We have implemented information security policies, rules and technical measures to protect the personal data that we have under our control from:

  • unauthorised access
  • improper use or disclosure
  • unauthorised modification
  • unlawful destruction or accidental loss

All our employees, contractors and data processors (i.e. those who process your personal data on our behalf, for the purposes listed above), who have access to, and are associated with the processing of your personal data, are obliged to keep the information confidential and not use it for any other purpose than to carry out the services they are performing for us.

Responsibilities

Everyone who works for or with Exporta Publishing & Events Ltd has some responsibility for ensuring data is collected, stored and handled appropriately. Each team handling personal data must ensure that it is handled and processed in line with this policy and data protection principles. However, the following people have key areas of responsibility. The board of directors is ultimately responsible for ensuring that Exporta Publishing & Events Ltd meets its legal obligations.

Name of Data Controller


The Data Controller is Exporta Publishing & Events Ltd. Exporta Publishing & Events Ltd is subject to the UK Data Protection Act 1998 and is registered in the UK with the Information Commissioner`s Office.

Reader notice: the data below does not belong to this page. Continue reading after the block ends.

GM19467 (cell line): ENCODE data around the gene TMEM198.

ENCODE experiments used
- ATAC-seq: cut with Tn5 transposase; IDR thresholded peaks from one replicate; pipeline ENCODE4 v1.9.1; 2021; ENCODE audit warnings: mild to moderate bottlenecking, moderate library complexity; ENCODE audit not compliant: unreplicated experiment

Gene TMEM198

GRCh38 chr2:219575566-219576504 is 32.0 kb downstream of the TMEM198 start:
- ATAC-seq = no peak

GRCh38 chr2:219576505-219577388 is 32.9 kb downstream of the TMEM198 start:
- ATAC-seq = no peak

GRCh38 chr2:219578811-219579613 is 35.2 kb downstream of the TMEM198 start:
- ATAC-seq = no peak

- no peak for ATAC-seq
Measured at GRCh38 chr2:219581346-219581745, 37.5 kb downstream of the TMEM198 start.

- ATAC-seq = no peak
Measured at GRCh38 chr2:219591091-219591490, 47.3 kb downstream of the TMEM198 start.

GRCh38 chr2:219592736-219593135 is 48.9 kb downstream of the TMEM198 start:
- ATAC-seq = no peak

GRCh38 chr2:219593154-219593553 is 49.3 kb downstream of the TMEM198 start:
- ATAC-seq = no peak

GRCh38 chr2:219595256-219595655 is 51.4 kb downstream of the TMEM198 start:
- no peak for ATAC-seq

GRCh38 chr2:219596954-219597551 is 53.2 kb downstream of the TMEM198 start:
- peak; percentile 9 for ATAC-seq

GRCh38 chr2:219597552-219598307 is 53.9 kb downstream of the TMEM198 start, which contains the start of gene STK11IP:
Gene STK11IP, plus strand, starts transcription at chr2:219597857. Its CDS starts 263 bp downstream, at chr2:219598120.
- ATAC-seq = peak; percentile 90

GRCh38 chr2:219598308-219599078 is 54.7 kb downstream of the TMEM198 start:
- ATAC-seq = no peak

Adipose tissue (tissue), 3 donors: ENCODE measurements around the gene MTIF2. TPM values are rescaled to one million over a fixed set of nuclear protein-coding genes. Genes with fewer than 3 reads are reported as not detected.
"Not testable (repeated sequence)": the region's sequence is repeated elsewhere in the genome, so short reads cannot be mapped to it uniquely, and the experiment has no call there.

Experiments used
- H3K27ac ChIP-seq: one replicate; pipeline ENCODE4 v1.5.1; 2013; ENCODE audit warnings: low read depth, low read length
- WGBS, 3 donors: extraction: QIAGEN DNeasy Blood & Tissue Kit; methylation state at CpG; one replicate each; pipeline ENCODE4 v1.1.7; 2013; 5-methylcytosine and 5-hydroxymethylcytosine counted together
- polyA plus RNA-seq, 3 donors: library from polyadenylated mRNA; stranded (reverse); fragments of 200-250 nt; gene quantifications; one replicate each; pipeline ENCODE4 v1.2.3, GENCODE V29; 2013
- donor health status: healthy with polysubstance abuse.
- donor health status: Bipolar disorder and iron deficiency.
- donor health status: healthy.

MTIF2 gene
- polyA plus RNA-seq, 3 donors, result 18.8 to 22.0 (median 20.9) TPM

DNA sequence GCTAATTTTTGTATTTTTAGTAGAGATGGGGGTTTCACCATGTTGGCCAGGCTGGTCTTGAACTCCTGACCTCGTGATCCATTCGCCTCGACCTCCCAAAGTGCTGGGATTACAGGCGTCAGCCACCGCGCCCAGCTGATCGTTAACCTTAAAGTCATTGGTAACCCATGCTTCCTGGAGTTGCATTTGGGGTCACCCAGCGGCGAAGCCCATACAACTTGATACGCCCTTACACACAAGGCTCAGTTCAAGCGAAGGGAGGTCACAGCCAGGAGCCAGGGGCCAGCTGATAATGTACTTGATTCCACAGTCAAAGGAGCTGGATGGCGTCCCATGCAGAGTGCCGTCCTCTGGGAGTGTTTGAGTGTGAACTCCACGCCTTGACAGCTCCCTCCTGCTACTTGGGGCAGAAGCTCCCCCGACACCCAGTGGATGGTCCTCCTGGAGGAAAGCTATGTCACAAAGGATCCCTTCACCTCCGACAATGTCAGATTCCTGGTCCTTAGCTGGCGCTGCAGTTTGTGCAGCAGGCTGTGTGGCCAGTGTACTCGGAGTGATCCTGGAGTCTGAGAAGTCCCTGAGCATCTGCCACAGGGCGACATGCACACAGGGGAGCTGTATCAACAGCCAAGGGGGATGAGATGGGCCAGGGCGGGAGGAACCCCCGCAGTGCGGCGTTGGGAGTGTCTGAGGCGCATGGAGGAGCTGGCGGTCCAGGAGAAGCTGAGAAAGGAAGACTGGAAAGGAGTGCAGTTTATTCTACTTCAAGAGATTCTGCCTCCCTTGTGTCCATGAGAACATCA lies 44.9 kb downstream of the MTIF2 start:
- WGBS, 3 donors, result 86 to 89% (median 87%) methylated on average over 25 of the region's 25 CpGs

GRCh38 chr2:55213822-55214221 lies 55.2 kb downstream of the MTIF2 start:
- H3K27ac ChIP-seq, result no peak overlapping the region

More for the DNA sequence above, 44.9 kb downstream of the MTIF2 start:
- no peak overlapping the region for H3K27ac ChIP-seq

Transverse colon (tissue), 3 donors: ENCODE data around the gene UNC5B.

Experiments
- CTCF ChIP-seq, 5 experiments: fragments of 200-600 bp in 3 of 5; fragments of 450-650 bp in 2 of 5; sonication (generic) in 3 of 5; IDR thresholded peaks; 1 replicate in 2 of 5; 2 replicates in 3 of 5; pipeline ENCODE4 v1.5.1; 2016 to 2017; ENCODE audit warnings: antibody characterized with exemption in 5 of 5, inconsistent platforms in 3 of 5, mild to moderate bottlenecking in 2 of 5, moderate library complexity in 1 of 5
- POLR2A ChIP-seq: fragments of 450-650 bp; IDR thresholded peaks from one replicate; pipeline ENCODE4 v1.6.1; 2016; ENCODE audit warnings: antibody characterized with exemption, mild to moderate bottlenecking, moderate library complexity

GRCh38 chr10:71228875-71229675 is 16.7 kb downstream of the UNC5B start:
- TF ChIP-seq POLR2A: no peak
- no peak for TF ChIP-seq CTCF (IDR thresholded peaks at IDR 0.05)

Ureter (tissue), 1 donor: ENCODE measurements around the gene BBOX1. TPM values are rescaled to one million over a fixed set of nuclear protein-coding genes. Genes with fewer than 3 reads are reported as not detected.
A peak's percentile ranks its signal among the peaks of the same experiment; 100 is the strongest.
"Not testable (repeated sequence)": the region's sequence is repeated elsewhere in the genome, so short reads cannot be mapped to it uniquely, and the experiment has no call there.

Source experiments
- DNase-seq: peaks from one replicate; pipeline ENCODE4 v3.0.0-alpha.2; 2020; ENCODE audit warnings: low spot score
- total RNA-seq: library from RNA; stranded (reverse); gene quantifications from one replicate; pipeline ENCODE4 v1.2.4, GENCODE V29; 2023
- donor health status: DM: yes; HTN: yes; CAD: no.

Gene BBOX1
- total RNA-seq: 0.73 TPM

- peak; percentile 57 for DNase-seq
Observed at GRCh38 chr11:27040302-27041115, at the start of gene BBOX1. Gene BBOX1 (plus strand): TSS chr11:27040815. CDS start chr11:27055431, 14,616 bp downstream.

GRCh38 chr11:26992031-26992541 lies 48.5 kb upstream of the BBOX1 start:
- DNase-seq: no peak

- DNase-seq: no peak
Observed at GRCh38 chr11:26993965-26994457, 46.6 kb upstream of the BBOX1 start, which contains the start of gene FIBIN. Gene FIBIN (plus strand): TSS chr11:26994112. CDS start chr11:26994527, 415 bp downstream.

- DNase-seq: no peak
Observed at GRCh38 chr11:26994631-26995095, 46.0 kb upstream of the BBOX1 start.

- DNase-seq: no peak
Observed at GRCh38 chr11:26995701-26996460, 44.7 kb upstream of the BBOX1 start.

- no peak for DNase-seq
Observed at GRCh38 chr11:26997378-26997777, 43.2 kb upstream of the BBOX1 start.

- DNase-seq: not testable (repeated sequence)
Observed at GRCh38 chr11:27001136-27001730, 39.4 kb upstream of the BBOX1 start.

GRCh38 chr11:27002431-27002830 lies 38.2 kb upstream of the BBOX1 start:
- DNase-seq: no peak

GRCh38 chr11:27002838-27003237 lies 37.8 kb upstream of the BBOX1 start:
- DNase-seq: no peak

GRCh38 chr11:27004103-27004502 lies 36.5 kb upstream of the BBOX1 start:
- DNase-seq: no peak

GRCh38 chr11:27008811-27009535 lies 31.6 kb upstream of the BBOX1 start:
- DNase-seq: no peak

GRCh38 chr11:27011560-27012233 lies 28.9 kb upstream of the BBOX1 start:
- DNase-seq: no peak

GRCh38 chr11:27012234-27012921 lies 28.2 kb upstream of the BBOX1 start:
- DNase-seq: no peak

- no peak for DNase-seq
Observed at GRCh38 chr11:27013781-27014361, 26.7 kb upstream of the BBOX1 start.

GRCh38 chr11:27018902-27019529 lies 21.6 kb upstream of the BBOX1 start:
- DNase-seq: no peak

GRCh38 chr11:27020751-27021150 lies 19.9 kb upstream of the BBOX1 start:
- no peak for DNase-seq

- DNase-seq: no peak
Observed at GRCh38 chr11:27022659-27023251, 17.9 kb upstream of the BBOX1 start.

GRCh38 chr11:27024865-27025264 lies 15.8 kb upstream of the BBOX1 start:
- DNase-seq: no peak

How to access, update and erase your personal information

If you wish to know whether we are keeping personal data about you, or if you have an enquiry about our privacy policy or your personal data held by us, in relation to any of the Sites, you can contact the Data Protection Officer via:

  • By writing to this address: Data Protection Officer, Exporta Publishing & Events Ltd, 4 Hillgate Place, London, SW12 9ER, UK
  • Telephone: +44 (0) 20 8673 9666
  • E-mail: privacy@gtreview.com

Upon request, we will provide you with a readable copy of the personal data which we keep about you. We may require proof of your identity and may charge a small fee (not exceeding the statutory maximum fee that can be charged) to cover administration and postage.

Exporta Publishing & Events Ltd allows you to challenge the data that we hold about you and, where appropriate in accordance with applicable laws, you may have your personal information:

  • erased
  • rectified or amended
  • completed

Disclosing data for other reasons

In certain circumstances, the Data Protection Act allows personal data to be disclosed to law enforcement agencies without the consent of the data subject. Under these circumstances, Exporta Publishing & Events Ltd, will disclose requested data. However, the Data Controller will ensure the request is legitimate, seeking assistance from the board and from the company’s legal advisors where necessary.

Changes to this Privacy Statement

We will occasionally update this Privacy Statement to reflect new legislation or industry practice, group company changes and customer feedback. We encourage you to review this Privacy Statement periodically to be informed of how we are protecting your personal data.

Providing information

Exporta Publishing & Events Ltd aims to ensure that individuals are aware that their data is being processed, and that they understand.

  • How the data is being used
  • How to exercise their rights

To this end, the company has a privacy statement, setting out how data relating to individuals is used by the company. This is available on request and available on the company’s website.

Review of this policy

We keep this Policy under regular review. This Privacy Statement was last updated in April 2018.